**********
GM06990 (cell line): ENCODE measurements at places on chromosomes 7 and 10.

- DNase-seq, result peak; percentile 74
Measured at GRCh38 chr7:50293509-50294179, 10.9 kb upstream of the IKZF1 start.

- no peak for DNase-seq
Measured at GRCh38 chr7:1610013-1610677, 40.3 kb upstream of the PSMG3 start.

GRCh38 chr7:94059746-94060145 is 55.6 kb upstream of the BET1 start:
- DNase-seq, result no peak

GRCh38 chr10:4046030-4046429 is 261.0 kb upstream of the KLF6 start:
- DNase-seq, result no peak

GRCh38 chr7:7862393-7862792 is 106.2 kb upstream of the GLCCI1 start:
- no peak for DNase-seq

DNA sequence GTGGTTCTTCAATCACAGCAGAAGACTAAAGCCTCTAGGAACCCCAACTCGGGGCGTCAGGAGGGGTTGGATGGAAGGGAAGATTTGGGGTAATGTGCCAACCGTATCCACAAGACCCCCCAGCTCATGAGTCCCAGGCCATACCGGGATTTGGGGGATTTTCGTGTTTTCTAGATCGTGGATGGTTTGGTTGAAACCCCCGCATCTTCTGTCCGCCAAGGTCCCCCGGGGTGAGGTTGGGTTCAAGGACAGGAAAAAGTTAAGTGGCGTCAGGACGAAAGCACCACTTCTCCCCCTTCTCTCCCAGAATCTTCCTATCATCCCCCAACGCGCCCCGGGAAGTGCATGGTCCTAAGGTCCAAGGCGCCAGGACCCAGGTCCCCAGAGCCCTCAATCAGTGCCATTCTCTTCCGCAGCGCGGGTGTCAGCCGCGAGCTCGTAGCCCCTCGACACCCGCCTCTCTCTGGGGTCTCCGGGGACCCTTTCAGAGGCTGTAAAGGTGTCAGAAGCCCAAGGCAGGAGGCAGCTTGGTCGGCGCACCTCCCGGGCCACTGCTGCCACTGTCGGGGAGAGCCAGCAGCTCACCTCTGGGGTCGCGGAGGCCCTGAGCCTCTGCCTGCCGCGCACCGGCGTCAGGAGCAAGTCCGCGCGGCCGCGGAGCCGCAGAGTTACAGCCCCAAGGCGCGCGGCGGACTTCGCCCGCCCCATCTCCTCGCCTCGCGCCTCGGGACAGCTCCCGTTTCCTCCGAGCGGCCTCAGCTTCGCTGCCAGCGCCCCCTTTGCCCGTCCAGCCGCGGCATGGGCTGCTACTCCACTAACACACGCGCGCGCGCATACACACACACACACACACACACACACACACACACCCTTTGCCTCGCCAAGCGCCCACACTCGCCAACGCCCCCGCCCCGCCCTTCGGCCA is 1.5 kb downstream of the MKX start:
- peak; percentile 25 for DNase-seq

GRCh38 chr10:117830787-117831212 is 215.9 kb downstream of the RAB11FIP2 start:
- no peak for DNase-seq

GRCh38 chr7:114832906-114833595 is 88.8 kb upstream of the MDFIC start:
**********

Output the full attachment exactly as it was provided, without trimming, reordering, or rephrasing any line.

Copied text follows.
GM06990 (cell line): ENCODE measurements at places on chromosomes 7 and 10.

- DNase-seq, result peak; percentile 74
Measured at GRCh38 chr7:50293509-50294179, 10.9 kb upstream of the IKZF1 start.

- no peak for DNase-seq
Measured at GRCh38 chr7:1610013-1610677, 40.3 kb upstream of the PSMG3 start.

GRCh38 chr7:94059746-94060145 is 55.6 kb upstream of the BET1 start:
- DNase-seq, result no peak

GRCh38 chr10:4046030-4046429 is 261.0 kb upstream of the KLF6 start:
- DNase-seq, result no peak

GRCh38 chr7:7862393-7862792 is 106.2 kb upstream of the GLCCI1 start:
- no peak for DNase-seq

DNA sequence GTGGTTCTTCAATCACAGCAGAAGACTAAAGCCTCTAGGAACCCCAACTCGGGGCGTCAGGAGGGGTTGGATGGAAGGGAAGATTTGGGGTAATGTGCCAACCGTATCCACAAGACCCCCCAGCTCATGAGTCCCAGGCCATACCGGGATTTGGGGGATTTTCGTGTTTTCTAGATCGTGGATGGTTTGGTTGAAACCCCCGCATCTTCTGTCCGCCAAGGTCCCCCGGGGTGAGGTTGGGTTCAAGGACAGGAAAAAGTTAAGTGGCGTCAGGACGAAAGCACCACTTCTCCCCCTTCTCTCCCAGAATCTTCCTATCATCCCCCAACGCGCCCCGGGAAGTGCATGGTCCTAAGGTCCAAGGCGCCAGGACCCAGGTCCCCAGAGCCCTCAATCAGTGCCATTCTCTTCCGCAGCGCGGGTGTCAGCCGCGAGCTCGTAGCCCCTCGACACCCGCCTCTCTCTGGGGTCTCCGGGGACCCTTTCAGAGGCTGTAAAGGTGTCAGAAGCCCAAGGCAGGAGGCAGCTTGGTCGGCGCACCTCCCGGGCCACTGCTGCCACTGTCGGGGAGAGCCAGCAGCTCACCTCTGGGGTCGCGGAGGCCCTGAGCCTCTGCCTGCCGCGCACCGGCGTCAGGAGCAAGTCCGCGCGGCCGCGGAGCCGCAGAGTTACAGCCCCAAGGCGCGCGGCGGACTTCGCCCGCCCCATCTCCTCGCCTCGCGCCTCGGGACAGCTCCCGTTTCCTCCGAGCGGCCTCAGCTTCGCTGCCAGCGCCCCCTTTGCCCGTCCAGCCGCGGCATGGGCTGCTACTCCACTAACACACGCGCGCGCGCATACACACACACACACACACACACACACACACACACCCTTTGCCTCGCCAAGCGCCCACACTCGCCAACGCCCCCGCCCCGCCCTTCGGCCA is 1.5 kb downstream of the MKX start:
- peak; percentile 25 for DNase-seq

GRCh38 chr10:117830787-117831212 is 215.9 kb downstream of the RAB11FIP2 start:
- no peak for DNase-seq

GRCh38 chr7:114832906-114833595 is 88.8 kb upstream of the MDFIC start: